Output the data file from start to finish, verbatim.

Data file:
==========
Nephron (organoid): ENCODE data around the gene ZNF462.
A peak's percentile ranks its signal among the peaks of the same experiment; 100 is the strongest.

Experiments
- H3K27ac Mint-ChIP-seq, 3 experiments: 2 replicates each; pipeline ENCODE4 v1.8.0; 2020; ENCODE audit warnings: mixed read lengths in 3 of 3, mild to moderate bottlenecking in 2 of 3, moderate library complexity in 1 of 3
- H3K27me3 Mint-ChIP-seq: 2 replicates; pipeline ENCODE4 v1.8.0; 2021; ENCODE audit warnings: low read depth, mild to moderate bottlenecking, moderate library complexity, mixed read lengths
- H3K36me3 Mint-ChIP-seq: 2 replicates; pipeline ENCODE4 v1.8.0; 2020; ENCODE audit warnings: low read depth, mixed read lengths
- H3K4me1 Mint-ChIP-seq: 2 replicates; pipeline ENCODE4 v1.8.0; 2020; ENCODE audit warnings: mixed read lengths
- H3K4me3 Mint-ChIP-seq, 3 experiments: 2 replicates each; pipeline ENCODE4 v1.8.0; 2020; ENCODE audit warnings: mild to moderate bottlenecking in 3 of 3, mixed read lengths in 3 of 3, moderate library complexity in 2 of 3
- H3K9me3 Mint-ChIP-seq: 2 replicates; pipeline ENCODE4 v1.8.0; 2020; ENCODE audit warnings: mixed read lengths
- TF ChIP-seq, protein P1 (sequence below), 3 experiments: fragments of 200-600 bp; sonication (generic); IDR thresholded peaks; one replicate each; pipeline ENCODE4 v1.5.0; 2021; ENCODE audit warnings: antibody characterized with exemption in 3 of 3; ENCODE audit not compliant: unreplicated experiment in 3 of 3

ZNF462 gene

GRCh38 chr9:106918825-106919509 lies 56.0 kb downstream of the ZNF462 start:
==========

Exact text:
Nephron (organoid): ENCODE data around the gene ZNF462.
A peak's percentile ranks its signal among the peaks of the same experiment; 100 is the strongest.

Experiments
- H3K27ac Mint-ChIP-seq, 3 experiments: 2 replicates each; pipeline ENCODE4 v1.8.0; 2020; ENCODE audit warnings: mixed read lengths in 3 of 3, mild to moderate bottlenecking in 2 of 3, moderate library complexity in 1 of 3
- H3K27me3 Mint-ChIP-seq: 2 replicates; pipeline ENCODE4 v1.8.0; 2021; ENCODE audit warnings: low read depth, mild to moderate bottlenecking, moderate library complexity, mixed read lengths
- H3K36me3 Mint-ChIP-seq: 2 replicates; pipeline ENCODE4 v1.8.0; 2020; ENCODE audit warnings: low read depth, mixed read lengths
- H3K4me1 Mint-ChIP-seq: 2 replicates; pipeline ENCODE4 v1.8.0; 2020; ENCODE audit warnings: mixed read lengths
- H3K4me3 Mint-ChIP-seq, 3 experiments: 2 replicates each; pipeline ENCODE4 v1.8.0; 2020; ENCODE audit warnings: mild to moderate bottlenecking in 3 of 3, mixed read lengths in 3 of 3, moderate library complexity in 2 of 3
- H3K9me3 Mint-ChIP-seq: 2 replicates; pipeline ENCODE4 v1.8.0; 2020; ENCODE audit warnings: mixed read lengths
- TF ChIP-seq, protein P1 (sequence below), 3 experiments: fragments of 200-600 bp; sonication (generic); IDR thresholded peaks; one replicate each; pipeline ENCODE4 v1.5.0; 2021; ENCODE audit warnings: antibody characterized with exemption in 3 of 3; ENCODE audit not compliant: unreplicated experiment in 3 of 3

ZNF462 gene

GRCh38 chr9:106918825-106919509 lies 56.0 kb downstream of the ZNF462 start: